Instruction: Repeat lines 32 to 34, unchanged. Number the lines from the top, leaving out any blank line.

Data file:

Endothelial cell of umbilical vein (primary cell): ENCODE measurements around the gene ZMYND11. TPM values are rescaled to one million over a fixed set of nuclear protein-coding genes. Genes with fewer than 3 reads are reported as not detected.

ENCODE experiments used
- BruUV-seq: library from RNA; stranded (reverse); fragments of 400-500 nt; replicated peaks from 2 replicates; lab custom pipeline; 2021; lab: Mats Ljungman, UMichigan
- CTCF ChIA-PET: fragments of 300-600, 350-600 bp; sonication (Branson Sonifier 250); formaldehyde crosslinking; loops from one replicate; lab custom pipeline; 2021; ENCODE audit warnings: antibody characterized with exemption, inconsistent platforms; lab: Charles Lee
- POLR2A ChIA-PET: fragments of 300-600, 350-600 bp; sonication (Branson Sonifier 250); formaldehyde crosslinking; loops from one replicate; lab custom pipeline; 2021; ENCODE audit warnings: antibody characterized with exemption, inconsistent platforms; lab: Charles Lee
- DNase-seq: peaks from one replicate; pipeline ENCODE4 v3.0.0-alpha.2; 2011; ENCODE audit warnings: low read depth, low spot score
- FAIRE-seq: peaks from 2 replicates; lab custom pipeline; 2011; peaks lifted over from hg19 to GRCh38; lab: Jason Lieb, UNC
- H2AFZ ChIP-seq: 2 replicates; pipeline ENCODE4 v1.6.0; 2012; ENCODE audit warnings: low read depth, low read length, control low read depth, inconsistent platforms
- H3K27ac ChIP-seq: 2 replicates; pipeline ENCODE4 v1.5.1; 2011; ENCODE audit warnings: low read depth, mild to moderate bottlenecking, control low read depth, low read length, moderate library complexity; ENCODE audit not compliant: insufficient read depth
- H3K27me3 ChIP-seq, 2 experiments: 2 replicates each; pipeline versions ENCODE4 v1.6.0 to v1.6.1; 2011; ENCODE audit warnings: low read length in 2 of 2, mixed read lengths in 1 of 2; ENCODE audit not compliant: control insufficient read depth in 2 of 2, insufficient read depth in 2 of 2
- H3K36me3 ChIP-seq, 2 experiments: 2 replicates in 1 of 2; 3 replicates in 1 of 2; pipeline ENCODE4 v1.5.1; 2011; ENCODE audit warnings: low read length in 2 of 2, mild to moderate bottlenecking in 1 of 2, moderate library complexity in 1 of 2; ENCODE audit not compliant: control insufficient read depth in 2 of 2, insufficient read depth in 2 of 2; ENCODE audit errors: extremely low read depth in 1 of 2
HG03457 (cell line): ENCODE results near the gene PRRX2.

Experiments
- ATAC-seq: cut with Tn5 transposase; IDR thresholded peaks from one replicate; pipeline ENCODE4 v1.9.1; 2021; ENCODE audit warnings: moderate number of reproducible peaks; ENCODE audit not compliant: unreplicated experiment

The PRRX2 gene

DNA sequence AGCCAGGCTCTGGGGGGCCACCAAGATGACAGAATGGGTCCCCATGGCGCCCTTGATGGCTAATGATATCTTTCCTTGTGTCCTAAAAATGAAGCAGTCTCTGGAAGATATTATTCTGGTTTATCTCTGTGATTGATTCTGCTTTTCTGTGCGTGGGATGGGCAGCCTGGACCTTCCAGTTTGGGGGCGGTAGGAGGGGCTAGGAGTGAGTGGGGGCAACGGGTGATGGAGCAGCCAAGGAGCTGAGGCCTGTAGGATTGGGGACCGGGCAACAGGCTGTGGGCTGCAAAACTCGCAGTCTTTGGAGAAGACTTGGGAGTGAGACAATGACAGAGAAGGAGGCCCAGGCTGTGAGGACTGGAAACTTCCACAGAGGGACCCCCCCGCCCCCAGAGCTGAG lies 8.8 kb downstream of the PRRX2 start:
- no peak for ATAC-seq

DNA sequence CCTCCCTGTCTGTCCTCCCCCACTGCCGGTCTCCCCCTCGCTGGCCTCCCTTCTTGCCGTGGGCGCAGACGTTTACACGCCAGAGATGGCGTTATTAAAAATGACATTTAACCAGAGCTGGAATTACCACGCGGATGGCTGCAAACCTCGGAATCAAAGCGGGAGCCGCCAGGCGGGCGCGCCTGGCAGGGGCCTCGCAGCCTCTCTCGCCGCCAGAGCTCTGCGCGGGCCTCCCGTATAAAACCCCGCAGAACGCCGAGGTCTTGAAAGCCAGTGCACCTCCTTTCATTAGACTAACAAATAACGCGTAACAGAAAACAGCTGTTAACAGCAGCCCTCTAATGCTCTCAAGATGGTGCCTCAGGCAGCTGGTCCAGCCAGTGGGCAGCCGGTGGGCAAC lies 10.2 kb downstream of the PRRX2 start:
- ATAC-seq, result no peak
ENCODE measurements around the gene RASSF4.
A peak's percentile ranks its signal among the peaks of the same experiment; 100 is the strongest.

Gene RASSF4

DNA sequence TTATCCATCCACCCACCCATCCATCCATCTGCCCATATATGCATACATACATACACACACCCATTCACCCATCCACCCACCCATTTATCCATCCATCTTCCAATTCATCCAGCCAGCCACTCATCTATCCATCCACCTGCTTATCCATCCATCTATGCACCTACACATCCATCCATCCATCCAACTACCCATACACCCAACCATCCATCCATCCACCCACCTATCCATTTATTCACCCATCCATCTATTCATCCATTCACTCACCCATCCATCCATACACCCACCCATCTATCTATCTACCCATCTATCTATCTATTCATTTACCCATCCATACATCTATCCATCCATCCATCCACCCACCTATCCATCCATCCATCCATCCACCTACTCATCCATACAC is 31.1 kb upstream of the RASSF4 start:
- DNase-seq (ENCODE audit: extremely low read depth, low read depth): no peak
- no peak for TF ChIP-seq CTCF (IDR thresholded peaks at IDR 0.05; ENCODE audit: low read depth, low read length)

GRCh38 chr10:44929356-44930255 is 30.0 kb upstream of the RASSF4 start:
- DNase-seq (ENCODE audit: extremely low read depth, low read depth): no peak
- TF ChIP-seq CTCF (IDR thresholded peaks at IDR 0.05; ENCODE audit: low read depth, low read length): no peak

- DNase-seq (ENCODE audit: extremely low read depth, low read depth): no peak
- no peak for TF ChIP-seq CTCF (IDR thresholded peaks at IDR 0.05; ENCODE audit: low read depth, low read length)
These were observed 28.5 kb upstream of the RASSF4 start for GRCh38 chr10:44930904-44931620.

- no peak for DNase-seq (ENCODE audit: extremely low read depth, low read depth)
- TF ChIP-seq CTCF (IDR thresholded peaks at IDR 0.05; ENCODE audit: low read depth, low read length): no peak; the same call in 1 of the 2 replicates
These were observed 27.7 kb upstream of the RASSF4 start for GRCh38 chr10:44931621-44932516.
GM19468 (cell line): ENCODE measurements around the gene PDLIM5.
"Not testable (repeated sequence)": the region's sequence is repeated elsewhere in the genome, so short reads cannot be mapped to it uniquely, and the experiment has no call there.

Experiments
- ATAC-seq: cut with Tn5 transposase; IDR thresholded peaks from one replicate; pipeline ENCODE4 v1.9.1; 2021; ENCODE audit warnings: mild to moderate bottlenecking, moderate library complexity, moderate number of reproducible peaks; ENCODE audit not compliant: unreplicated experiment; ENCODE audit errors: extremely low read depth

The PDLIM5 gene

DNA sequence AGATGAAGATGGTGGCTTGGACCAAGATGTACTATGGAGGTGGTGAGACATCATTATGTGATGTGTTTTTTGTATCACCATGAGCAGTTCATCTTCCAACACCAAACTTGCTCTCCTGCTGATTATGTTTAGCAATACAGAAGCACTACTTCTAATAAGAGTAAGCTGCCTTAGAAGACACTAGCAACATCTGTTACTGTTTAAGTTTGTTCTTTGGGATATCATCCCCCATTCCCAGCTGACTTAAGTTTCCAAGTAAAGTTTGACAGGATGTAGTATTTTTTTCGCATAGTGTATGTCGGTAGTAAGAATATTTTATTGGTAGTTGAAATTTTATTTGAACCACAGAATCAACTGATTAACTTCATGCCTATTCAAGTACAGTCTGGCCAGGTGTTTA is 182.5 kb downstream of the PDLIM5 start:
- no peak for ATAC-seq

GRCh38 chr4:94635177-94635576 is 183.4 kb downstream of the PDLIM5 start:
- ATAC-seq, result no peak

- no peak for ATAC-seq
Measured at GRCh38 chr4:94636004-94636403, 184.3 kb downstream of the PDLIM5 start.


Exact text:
- no peak for DNase-seq (ENCODE audit: extremely low read depth, low read depth)
- TF ChIP-seq CTCF (IDR thresholded peaks at IDR 0.05; ENCODE audit: low read depth, low read length): no peak; the same call in 1 of the 2 replicates
These were observed 27.7 kb upstream of the RASSF4 start for GRCh38 chr10:44931621-44932516.